How Can I Assess My Hair Loss?
One of the easiest signs of hair loss to assess on your own is to compare your current hairline with the hairline of a photograph taken a few years prior. This comparison will give you an approximate idea of the amount of hair loss that has occurred and the speed at which the hair loss is taking place. The unknown factor for most men is the extent of hair loss at the top of the head. Looking in a mirror is one way to appraise the loss at the back of your head. The best way to access thinning hair in this area is take a picture of the back of your head. For an accurate reading, the picture should be taken in good lighting.
Does Hair Loss in Family History Matter?
Knowing your family history of hair loss patterns of your father, grandfather, and brothers will aid in assessing one’s own hair loss. Family patterns may not be hereditary, but it is a reasonable way to estimate what pattern you might develop. Take a look at the patterns of hair loss in the diagrams below to learn more.
A consultation with a physician who specializes in hair restoration is an important first step in assessing hair loss. An examination of the scalp in conjunction with the thorough family history may reveal the extent and trend of the hair loss process. A physician can accurately measure hair bulk and hair volume with a haircheck instrument called the Hair Densitometer.
What is a Hair Densitometer?
NHI Medical’s very own Dr. William Rassman invented and patented a special magnifying apparatus, the Hair Densitometer. With this device, along with a special Haircheck instrument, the actual volume of hair can be measured. This allows the physician a way to measure the degree of hair loss and hair growth in various areas of the scalp.
This evaluation has the advantage of establishing a baseline from which the hair loss can be graded over time. If you decide to treat the process with a drug like Minoxidil, a repeat examination in 6-12 months may show the effectiveness of the treatment. This exam will reveal the effectiveness of this hair loss treatment.
Careful assessment of the hair loss process is critical to an accurate prediction of the rate and extent of hair loss. Many young men are convinced that they have thinning hair, however after the Hair Densitometer evaluation, there may be no evidence of any hair loss.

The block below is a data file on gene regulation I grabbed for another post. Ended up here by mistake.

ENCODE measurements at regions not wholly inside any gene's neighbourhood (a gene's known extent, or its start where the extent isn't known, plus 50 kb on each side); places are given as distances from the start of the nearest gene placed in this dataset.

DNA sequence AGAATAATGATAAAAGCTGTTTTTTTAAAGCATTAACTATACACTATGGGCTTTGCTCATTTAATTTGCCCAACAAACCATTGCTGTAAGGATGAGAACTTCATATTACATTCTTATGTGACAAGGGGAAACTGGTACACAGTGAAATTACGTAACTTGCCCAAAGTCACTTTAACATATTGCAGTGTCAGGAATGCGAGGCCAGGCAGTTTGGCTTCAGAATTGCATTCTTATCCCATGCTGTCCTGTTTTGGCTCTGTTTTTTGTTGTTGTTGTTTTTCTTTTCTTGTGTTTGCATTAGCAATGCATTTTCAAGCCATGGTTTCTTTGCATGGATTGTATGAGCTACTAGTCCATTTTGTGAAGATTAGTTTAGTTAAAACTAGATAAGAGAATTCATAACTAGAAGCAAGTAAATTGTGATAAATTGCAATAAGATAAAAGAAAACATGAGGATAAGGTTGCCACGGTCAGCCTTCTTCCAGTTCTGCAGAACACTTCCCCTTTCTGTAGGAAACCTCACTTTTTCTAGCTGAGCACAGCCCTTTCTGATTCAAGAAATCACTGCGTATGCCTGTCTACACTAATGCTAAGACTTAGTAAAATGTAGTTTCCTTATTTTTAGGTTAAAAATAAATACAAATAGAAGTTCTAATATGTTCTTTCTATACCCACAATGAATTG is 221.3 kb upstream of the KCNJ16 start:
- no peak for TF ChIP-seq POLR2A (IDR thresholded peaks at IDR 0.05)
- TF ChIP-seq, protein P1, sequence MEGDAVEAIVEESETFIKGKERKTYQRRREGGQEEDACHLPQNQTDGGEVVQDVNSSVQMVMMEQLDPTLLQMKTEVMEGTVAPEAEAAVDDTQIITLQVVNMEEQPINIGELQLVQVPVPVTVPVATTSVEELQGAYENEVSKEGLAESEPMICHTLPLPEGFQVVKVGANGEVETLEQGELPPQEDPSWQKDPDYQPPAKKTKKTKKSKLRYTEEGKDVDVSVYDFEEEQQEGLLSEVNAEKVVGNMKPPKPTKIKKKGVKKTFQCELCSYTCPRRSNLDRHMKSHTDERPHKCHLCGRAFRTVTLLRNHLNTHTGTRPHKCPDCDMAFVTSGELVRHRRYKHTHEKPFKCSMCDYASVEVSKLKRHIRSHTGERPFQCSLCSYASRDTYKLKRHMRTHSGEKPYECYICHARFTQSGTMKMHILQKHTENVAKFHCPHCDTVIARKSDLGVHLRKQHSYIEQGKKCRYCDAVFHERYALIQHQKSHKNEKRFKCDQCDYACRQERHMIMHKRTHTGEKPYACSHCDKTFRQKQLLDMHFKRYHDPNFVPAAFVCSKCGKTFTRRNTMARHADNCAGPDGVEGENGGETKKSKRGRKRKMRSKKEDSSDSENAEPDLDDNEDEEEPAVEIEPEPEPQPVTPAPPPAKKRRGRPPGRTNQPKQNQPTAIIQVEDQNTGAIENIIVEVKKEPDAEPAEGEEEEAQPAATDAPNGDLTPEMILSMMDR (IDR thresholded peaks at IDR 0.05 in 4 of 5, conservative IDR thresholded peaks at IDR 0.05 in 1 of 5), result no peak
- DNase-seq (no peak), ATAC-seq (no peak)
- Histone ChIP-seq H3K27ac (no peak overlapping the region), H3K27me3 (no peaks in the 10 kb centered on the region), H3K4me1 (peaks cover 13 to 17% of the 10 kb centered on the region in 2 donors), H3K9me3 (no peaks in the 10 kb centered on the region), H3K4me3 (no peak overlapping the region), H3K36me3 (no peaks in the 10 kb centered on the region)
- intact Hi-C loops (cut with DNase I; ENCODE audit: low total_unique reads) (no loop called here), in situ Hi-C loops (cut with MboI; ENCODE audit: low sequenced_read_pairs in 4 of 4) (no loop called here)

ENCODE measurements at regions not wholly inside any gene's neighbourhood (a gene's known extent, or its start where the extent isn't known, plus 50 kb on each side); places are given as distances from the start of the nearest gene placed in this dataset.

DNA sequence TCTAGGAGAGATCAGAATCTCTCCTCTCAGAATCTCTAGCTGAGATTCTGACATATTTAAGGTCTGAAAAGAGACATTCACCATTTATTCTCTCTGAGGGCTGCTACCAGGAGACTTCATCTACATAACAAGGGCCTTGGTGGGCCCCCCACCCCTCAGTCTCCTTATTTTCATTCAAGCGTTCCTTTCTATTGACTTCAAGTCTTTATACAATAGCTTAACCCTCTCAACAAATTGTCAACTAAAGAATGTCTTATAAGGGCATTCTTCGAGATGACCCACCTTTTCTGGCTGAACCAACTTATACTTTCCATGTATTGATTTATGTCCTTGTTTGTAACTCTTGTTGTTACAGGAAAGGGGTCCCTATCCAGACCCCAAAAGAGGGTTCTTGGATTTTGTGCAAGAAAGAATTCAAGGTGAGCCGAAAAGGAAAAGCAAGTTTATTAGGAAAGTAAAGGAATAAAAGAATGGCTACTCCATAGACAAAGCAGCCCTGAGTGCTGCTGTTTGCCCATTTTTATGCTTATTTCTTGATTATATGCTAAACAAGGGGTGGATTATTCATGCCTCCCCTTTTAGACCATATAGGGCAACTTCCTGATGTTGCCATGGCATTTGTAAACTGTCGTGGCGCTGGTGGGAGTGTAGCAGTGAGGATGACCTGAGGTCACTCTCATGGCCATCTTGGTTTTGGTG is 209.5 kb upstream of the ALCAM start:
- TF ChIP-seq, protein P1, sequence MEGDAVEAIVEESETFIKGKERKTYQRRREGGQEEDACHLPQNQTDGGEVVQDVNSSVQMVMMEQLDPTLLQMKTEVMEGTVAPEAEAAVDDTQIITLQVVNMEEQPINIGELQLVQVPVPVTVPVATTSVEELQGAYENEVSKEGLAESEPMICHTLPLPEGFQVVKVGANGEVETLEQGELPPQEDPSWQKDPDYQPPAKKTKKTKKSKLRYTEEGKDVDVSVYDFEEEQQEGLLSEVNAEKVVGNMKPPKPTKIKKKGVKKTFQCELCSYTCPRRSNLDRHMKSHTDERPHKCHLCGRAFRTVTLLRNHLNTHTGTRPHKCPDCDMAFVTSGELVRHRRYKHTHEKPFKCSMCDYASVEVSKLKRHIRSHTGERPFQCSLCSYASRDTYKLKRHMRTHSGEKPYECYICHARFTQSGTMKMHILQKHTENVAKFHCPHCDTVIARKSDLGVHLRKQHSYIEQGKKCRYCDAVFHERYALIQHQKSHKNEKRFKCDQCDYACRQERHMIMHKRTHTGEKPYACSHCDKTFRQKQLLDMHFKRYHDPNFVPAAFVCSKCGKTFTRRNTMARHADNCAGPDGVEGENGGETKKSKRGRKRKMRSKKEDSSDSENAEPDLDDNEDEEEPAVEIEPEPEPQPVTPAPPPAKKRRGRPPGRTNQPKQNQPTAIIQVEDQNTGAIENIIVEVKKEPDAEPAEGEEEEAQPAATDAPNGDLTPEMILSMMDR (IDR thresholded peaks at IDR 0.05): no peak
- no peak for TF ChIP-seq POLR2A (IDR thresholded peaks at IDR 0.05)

The eye cannot tell a loss of as much as 30% or more of the hair in any particular area of the head. Using the Haircheck instrument can validate or reject this premise regardless of what is seen. Because hair loss causes loss of hair bulk over time, these tests show a general direction of your hair loss. A skilled doctor can project just what hair loss pattern you might develop.
What Other Ways Can I Determine Hair Loss?
The scientific way to assess degree of baldness is to compare your own pattern with the standard patterns described by Dr. O’Tar Norwood (detailed below). These diagrams depict the most common configurations of male pattern baldness. There are seven grades of hair loss in the main series and five grades of a variation called the “A” series.
Comparing your pictures of the front and back of the head with these diagrams can provide evidence for an accurate evaluation. This will allow a knowledgeable physician to develop a specific Master Comprehensive Plan to address your receding hairline, both short and long term.
The Norwood Scale
Norwood Classes Explained
Hair loss always progresses over the years, although the rate can vary dramatically from person to person, and the rate of loss can vary significantly. For example, a man may lose hair rapidly in his early 40s and then stabilize for many years, not showing significant hair loss until his 60s. People who become extensively bald usually show most of their hair loss in their 20s, but though not always. It is a doctor’s job to help you slow this progression down with the use of medications that often work well.
In 1975, Dr. O’Tar Norwood developed a classification of male pattern hair loss that is widely used today to identify hair loss patterns. He divided androgenetic hair loss in men into two common patterns: 1). The Regular Type, characterized by hair loss that begins in two different areas (at the hairline and the top of the head that may gradually merge into one. 2). Type “A” patterns, less common, are characterized by “front-to-back” hair loss.
In men, 99% of hair loss is genetic. Hair loss that is not genetic usually does not conform to the patterns below. Some women also lose hair according to the patterns described by Norwood. More commonly women will experience thinning all over, rather than patterned variety, as they lose estrogen. This occurs in almost 50% of women experiencing menopause. Pattern balding does occur in women but when women do not develop the same patterns described by Norwood.The Norwood patterns shown below do not progress from 2 to 7. If your biological father has a Class 7 pattern, it most probably developed before the age of 30, often never going though the other patterns shown below. The hairs that are actually lost in these male patterns form a gradual process.